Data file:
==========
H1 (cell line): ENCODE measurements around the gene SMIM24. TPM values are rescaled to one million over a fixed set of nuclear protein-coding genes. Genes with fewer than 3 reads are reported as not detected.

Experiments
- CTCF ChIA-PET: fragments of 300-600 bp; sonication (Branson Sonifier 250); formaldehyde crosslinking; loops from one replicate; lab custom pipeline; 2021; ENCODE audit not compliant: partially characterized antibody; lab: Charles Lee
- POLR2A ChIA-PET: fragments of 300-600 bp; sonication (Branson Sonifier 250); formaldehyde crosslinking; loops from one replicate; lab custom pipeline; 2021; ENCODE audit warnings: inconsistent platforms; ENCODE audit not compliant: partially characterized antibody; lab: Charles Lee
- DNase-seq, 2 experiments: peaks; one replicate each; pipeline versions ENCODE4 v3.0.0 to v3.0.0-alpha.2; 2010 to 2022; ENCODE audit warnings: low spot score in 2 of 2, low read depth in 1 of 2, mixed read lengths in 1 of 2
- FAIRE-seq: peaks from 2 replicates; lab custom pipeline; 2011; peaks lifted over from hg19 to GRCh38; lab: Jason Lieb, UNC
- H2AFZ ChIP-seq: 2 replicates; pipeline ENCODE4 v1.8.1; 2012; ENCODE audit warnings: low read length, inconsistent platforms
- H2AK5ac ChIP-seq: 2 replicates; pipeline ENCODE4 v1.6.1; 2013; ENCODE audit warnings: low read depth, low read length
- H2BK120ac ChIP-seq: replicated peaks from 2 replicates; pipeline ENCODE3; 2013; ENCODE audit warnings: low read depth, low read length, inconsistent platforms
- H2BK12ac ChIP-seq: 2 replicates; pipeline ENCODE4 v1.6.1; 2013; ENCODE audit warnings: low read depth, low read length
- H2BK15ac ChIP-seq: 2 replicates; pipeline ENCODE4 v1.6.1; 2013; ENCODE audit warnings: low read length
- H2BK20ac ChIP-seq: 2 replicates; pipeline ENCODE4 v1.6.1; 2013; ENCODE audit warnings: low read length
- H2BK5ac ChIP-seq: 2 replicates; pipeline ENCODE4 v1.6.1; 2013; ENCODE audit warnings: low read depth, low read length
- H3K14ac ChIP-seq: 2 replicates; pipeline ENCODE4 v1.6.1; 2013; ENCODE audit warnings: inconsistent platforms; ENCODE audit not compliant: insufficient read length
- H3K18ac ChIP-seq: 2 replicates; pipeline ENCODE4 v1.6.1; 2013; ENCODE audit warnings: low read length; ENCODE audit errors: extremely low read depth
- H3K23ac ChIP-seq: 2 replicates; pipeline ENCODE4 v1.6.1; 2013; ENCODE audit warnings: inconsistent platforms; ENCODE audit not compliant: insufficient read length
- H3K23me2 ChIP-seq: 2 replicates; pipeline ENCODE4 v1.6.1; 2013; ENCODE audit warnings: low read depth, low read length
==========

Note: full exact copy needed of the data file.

H1 (cell line): ENCODE measurements around the gene SMIM24. TPM values are rescaled to one million over a fixed set of nuclear protein-coding genes. Genes with fewer than 3 reads are reported as not detected.

Experiments
- CTCF ChIA-PET: fragments of 300-600 bp; sonication (Branson Sonifier 250); formaldehyde crosslinking; loops from one replicate; lab custom pipeline; 2021; ENCODE audit not compliant: partially characterized antibody; lab: Charles Lee
- POLR2A ChIA-PET: fragments of 300-600 bp; sonication (Branson Sonifier 250); formaldehyde crosslinking; loops from one replicate; lab custom pipeline; 2021; ENCODE audit warnings: inconsistent platforms; ENCODE audit not compliant: partially characterized antibody; lab: Charles Lee
- DNase-seq, 2 experiments: peaks; one replicate each; pipeline versions ENCODE4 v3.0.0 to v3.0.0-alpha.2; 2010 to 2022; ENCODE audit warnings: low spot score in 2 of 2, low read depth in 1 of 2, mixed read lengths in 1 of 2
- FAIRE-seq: peaks from 2 replicates; lab custom pipeline; 2011; peaks lifted over from hg19 to GRCh38; lab: Jason Lieb, UNC
- H2AFZ ChIP-seq: 2 replicates; pipeline ENCODE4 v1.8.1; 2012; ENCODE audit warnings: low read length, inconsistent platforms
- H2AK5ac ChIP-seq: 2 replicates; pipeline ENCODE4 v1.6.1; 2013; ENCODE audit warnings: low read depth, low read length
- H2BK120ac ChIP-seq: replicated peaks from 2 replicates; pipeline ENCODE3; 2013; ENCODE audit warnings: low read depth, low read length, inconsistent platforms
- H2BK12ac ChIP-seq: 2 replicates; pipeline ENCODE4 v1.6.1; 2013; ENCODE audit warnings: low read depth, low read length
- H2BK15ac ChIP-seq: 2 replicates; pipeline ENCODE4 v1.6.1; 2013; ENCODE audit warnings: low read length
- H2BK20ac ChIP-seq: 2 replicates; pipeline ENCODE4 v1.6.1; 2013; ENCODE audit warnings: low read length
- H2BK5ac ChIP-seq: 2 replicates; pipeline ENCODE4 v1.6.1; 2013; ENCODE audit warnings: low read depth, low read length
- H3K14ac ChIP-seq: 2 replicates; pipeline ENCODE4 v1.6.1; 2013; ENCODE audit warnings: inconsistent platforms; ENCODE audit not compliant: insufficient read length
- H3K18ac ChIP-seq: 2 replicates; pipeline ENCODE4 v1.6.1; 2013; ENCODE audit warnings: low read length; ENCODE audit errors: extremely low read depth
- H3K23ac ChIP-seq: 2 replicates; pipeline ENCODE4 v1.6.1; 2013; ENCODE audit warnings: inconsistent platforms; ENCODE audit not compliant: insufficient read length
- H3K23me2 ChIP-seq: 2 replicates; pipeline ENCODE4 v1.6.1; 2013; ENCODE audit warnings: low read depth, low read length